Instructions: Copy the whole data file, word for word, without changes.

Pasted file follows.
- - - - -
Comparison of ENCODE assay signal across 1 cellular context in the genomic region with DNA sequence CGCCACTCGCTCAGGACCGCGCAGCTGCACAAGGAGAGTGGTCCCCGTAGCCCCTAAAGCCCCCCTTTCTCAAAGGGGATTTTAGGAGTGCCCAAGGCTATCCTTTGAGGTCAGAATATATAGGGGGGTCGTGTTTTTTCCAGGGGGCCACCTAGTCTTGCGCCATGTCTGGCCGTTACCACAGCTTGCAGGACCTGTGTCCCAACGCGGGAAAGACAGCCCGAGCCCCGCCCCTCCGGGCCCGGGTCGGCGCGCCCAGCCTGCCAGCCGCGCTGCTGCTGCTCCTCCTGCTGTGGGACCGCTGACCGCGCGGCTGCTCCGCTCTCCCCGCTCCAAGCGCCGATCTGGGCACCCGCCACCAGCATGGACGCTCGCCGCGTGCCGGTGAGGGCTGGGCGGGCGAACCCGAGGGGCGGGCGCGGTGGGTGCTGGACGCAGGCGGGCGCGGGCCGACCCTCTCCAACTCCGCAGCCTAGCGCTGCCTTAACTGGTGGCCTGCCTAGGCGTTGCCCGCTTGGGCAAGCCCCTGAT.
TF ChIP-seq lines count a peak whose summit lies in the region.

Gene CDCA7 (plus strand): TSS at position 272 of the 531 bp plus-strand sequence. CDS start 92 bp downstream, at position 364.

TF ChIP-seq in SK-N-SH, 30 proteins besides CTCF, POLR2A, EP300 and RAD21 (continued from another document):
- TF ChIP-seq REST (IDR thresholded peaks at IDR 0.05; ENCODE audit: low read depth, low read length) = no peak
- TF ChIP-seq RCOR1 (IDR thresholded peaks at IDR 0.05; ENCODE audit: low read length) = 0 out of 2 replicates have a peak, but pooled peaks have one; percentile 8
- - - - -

Comparison of ENCODE assay signal across 1 cellular context in the genomic region with DNA sequence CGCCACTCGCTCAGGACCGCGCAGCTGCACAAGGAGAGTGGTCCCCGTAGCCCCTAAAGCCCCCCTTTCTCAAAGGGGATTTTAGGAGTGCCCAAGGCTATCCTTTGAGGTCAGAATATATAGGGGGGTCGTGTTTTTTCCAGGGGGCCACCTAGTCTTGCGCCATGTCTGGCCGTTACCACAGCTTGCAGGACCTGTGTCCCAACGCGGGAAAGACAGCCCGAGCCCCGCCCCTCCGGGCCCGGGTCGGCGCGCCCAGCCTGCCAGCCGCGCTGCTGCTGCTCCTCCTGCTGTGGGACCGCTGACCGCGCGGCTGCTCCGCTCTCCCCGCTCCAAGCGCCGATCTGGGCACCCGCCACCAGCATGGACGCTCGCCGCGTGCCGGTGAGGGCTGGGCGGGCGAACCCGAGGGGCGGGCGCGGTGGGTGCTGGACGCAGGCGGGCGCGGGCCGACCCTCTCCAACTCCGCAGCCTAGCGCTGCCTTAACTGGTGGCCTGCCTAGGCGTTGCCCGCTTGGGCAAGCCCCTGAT.
TF ChIP-seq lines count a peak whose summit lies in the region.

Gene CDCA7 (plus strand): TSS at position 272 of the 531 bp plus-strand sequence. CDS start 92 bp downstream, at position 364.

TF ChIP-seq in SK-N-SH, 30 proteins besides CTCF, POLR2A, EP300 and RAD21 (continued from another document):
- TF ChIP-seq REST (IDR thresholded peaks at IDR 0.05; ENCODE audit: low read depth, low read length) = no peak
- TF ChIP-seq RCOR1 (IDR thresholded peaks at IDR 0.05; ENCODE audit: low read length) = 0 out of 2 replicates have a peak, but pooled peaks have one; percentile 8